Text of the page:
database (2004-present)
In the United States, more than 26,000 individual profiles
o 45% of these are linked to terrorist organizations
o 35% of these are linked to violent extremist organizations
o Approximately 20% are linked to transnational criminal
organizations
ISVG has more than 300 variables about the backgrounds,
associations, and organizations that these individuals are
involved in.
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A very understudied topic in academic social sciences
o Data issues (lack of data)
o PII issues (DHS and DOJ are very hesitant to fund this type of
research)
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Common research methods:
o Content analysis/ethnographic studies of violent group members
• Mark Hamm’s work on right-wing & militia terrorists in the US
o “Travel studies” – geographic span in the activities of terrorist
networks
• Brent Smith & Kelly Damphouse’s work on Terrorism in Time & Space
o Participant Observation – usually very questionable findings
• Several “anonymous” researchers infiltrate radical environmental
groups, neo-nazi groups, and radical islamist organization
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Most of the people who are responsible for identifying and
investigating violent groups in the US are local law enforcement
Many of the best research findings about indicators of
involvement in violent groups come from distilling the expertise of
investigators and patrol officers that interact with these
individuals
When you extract this knowledge, it common that the “indicator”
that the expert relied on most was that it “just didn’t look right”
or JDLR.
JDLR is a phenomenon that we are trying to operationalize so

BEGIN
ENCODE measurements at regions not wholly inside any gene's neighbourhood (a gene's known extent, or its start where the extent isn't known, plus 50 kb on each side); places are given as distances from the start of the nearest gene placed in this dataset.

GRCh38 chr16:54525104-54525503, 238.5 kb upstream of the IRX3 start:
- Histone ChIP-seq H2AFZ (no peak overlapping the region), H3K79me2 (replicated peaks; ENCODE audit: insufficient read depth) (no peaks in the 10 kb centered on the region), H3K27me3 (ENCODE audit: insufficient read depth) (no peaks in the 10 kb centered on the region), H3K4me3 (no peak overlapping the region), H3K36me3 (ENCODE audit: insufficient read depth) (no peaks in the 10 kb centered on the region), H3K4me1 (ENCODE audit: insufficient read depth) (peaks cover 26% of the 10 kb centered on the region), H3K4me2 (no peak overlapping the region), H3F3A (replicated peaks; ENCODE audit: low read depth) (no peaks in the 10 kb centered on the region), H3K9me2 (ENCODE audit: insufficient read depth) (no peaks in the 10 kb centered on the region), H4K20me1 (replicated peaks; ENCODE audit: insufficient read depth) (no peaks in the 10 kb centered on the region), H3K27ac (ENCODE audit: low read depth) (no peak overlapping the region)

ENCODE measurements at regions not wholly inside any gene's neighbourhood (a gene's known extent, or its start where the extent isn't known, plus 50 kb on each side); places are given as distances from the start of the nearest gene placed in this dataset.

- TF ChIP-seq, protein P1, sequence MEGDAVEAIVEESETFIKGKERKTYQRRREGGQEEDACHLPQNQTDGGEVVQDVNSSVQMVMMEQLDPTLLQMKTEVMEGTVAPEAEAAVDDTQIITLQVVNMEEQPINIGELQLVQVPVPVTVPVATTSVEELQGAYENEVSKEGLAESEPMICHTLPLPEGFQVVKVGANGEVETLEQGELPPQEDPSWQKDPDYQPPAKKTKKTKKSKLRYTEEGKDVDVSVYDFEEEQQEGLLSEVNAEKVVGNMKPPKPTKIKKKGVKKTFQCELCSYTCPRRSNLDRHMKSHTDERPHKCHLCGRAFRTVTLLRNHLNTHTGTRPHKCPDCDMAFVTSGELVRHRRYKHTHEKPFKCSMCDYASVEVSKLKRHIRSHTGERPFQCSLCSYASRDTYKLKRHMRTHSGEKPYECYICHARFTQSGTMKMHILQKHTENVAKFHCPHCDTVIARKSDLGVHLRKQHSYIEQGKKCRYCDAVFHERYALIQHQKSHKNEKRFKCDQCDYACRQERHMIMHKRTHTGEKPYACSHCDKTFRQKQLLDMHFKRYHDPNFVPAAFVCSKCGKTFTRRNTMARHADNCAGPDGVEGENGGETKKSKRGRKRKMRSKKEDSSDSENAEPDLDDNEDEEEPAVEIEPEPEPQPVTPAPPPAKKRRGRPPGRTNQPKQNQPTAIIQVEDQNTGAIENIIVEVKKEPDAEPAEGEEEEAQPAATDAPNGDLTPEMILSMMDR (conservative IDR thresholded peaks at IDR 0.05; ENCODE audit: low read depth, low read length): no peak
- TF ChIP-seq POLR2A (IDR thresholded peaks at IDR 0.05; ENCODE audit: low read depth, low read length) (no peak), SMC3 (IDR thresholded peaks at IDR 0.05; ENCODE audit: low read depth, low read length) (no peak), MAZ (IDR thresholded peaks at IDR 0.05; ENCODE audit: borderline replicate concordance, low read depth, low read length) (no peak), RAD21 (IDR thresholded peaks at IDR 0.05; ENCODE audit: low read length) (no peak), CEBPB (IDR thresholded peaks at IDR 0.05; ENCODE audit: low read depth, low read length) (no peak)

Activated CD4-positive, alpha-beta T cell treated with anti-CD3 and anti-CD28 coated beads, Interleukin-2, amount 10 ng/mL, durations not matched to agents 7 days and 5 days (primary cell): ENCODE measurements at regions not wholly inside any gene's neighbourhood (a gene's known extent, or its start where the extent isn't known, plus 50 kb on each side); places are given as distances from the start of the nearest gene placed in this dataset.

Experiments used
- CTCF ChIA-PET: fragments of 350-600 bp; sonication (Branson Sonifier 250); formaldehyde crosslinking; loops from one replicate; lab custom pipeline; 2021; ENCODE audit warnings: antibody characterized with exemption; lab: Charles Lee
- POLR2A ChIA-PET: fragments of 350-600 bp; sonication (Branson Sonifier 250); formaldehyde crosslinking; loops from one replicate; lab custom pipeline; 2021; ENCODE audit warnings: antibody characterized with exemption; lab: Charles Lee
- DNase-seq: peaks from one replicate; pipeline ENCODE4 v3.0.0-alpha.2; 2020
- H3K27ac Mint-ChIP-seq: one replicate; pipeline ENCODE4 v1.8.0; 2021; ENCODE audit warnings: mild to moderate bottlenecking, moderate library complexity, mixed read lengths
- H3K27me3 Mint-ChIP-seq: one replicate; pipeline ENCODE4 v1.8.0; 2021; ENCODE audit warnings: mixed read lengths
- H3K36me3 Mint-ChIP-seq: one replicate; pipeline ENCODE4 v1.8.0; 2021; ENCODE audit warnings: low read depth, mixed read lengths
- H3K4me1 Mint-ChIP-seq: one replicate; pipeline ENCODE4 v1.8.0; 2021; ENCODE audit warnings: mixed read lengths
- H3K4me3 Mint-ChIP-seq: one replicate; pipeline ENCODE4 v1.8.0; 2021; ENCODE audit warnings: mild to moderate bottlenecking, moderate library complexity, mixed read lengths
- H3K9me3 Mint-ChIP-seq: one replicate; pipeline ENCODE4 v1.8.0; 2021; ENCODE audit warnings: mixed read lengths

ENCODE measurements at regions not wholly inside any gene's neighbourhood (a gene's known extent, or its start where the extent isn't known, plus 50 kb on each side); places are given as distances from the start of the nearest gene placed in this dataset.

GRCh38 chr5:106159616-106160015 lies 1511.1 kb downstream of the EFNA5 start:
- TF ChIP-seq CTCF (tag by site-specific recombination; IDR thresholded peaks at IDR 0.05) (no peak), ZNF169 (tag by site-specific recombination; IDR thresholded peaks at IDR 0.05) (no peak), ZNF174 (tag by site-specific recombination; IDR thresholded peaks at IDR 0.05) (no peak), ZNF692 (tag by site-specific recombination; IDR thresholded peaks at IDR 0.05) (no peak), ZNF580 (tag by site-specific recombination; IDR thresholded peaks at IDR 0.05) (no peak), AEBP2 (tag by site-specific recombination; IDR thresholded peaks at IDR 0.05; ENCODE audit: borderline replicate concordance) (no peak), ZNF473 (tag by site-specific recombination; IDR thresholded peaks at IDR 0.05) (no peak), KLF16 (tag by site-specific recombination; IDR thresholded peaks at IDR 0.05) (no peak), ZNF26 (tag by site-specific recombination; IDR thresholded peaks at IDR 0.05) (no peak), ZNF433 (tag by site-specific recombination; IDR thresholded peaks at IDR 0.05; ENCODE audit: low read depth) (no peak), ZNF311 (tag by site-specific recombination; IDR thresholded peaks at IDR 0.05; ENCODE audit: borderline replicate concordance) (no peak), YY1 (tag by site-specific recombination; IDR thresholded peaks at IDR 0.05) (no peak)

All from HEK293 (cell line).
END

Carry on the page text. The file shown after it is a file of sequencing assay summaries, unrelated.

that we can capture the details and expertise that triggered the
“indicator” (this has not been successfully operationalized to
date)
Current research on this is about to start at Naval Research
Laboratory – Adversarial Modeling & Exploitation Office
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Systematically examining, on a per domain basis, the
expertise resident in law enforcement officials about violent
groups could lead to a better understanding of the
indicators that a person is a member, associate, or affiliate
or a violent group
Domains:
o Physical appearance and dress of individual and associates
o Traffic stops
o Home/Residence interviews and search
o Office interviews and search
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ISVG’s assets to support this research
o We have the largest unclassified database of known individuals
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that are members of, associates of, or affiliates of violent groups in
the United States
We have already collected data about their backgrounds and the
backgrounds of their associates
We have assembled much of the propaganda, symbology, and
internet-based information about the violent groups themselves
We know which of these individuals have been arrested and
prosecuted, and the outcomes/dispositions of those proceedings.
We have a constant, ongoing data collection effort to identify violent
groups, their events, and their individuals moving forward that can
be used support interviews and other methods of capturing expert
knowledge.
Thank you for your attention!
Questions? / Comments?
[email protected]
203-936-7150